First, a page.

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Hate Crime Legislation Review
This independent review was announced on 26 January 2017 by Annabelle Ewing, Minister for Community Safety and Legal Affairs. The review is chaired by Lord Bracadale, a senior member of the judiciary.
The remit for this review is: To consider whether existing hate crime law represent the most effective approach for the justice system to deal with criminal conduct motivated by hatred, malice, ill-will or prejudice.
In particular, Lord Bracadale will consider and provide recommendations on:
Whether the current mix of statutory aggravations, common law powers and specific hate crime offences is the most appropriate criminal law approach to take;
Whether the scope of existing laws should be adjusted, including whether the religious statutory aggravation should be adjusted to reflect further aspects of religiously motivated offending;
Whether new categories of hate crime should be created for characteristics such as age and gender (which are not currently covered);
Whether existing legislation can be simplified, rationalised and harmonised in any way, such as through the introduction of a single consolidated hate crime act;
How any identified gaps, anomalies and inconsistencies can be addressed in a new legislative framework, ensuring this interacts effectively with other legislation guaranteeing human rights and equality.
Process of the Review
The Review will consist of evidence gathering, research, analysis and consultation. Lord Bracadale is supported by a secretariat and a reference group has been set up to provide expert advice, knowledge and understanding.
Stage one (January to June 2017)
The first stage of the Review will involve Lord Bracadale gathering evidence and information. Lord Bracadale is keen to better understand what people consider to be hate crime and how well the current criminal justice system deals with this. To do this he will invite information and experience from those who in one role or another have an involvement in applying the law and from individuals and communities affected by hate crime. They have prepared a short questionnaire to ask what you think hate crime means and how you have been affected by it. They will also review the relevant information currently available about hate crime in Scotland and consider where there are gaps in their knowledge and how they can fill these.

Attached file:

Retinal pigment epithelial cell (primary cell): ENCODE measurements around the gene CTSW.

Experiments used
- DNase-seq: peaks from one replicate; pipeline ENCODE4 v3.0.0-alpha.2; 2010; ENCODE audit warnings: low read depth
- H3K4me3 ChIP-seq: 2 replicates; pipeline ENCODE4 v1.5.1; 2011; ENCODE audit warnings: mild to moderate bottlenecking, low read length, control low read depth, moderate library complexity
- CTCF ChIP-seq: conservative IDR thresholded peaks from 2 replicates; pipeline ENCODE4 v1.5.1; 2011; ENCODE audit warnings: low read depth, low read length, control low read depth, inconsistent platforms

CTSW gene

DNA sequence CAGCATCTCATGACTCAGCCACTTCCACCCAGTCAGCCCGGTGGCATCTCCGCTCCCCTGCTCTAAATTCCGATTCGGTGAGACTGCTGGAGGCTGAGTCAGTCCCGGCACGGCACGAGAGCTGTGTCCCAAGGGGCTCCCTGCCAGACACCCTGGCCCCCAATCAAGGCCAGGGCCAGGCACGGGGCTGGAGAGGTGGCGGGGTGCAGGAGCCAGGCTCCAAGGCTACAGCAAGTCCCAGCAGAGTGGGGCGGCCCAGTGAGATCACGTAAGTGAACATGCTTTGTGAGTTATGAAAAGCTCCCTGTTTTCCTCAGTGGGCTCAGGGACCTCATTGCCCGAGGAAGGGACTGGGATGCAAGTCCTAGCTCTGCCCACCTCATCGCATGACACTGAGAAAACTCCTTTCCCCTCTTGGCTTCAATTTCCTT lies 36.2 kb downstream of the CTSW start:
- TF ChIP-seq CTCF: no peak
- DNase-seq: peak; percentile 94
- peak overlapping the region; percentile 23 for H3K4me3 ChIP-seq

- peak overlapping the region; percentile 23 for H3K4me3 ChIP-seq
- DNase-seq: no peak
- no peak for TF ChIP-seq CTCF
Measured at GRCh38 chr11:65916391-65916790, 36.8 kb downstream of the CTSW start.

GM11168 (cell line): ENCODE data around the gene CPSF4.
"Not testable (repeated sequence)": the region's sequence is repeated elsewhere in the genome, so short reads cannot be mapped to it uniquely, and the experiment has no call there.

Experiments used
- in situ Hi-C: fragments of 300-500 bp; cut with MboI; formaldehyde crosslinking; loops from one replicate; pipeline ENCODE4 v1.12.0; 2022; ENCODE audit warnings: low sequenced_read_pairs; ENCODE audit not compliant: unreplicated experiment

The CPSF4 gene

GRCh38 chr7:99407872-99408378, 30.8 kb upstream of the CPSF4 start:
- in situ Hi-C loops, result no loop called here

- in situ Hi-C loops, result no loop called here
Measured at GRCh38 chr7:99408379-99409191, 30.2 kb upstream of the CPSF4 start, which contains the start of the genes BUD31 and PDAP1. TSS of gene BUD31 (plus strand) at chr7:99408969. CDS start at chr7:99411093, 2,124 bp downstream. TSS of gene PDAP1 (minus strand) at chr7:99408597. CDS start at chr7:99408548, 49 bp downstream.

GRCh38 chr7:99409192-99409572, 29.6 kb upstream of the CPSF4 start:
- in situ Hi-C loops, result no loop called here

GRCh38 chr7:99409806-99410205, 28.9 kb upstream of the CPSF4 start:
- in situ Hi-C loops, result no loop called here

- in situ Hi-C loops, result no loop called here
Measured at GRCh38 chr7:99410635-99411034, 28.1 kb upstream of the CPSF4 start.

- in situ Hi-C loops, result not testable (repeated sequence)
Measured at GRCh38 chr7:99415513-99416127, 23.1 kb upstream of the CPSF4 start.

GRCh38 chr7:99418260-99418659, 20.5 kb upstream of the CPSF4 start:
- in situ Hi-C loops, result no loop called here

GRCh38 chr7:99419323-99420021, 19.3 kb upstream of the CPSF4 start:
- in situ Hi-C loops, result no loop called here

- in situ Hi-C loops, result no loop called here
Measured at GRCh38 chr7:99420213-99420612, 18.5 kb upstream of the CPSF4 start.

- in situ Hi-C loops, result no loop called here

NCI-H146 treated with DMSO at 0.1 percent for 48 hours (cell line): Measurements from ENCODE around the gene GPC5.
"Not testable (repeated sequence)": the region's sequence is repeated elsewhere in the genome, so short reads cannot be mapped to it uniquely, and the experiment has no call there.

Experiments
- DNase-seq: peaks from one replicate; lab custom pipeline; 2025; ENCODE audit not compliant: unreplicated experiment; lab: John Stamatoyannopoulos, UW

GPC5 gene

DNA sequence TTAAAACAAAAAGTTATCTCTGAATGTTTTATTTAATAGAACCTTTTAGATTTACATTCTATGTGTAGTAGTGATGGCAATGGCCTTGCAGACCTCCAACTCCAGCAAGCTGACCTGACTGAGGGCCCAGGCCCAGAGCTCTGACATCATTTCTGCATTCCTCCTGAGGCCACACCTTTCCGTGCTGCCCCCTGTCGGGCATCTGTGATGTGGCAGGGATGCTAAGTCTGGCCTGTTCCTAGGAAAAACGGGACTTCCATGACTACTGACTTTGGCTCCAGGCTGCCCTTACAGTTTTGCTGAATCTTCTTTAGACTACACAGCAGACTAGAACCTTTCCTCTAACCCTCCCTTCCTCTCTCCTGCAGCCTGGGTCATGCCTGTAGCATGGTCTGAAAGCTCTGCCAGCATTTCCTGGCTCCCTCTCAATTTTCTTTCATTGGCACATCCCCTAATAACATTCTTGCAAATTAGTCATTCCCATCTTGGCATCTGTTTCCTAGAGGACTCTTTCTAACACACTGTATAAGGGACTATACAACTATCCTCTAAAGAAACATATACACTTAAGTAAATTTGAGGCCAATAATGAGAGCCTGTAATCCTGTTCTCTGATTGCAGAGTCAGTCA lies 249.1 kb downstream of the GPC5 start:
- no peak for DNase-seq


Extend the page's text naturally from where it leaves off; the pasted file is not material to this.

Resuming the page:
This preliminary fact finding will better inform the next stage of the review which will be the preparation and publication of their consultation paper to which anyone can respond. Through the consultation paper Lord Bracadale will explore what type of conduct the criminal law should be identifying as hate crime and whether the current set of offences adequately covers such conduct. The consultation exercise will be informed by an understanding of what happens in the community. Lord Bracadale will engage with a wide range of interested parties so that he can continue to hear views and experiences. He anticipates that that this will include meetings at various locations across the country.
Stage three (November/mid-December 2017)
Once the consultation period closes they will be analysing the consultation responses received and considering any further evidence they need to gather.
Stage four (December 2017 onwards)
Lord Bracadale will prepare his report based on the findings produced at all stages of the process. His report will be published in early 2018.
Throughout the process, the Review will engage with a wide range of interested parties such as:
Diversity, equality and community groups;
Victims of hate crime;
Those to whom existing hate crime legislation does not extend, for instance young people;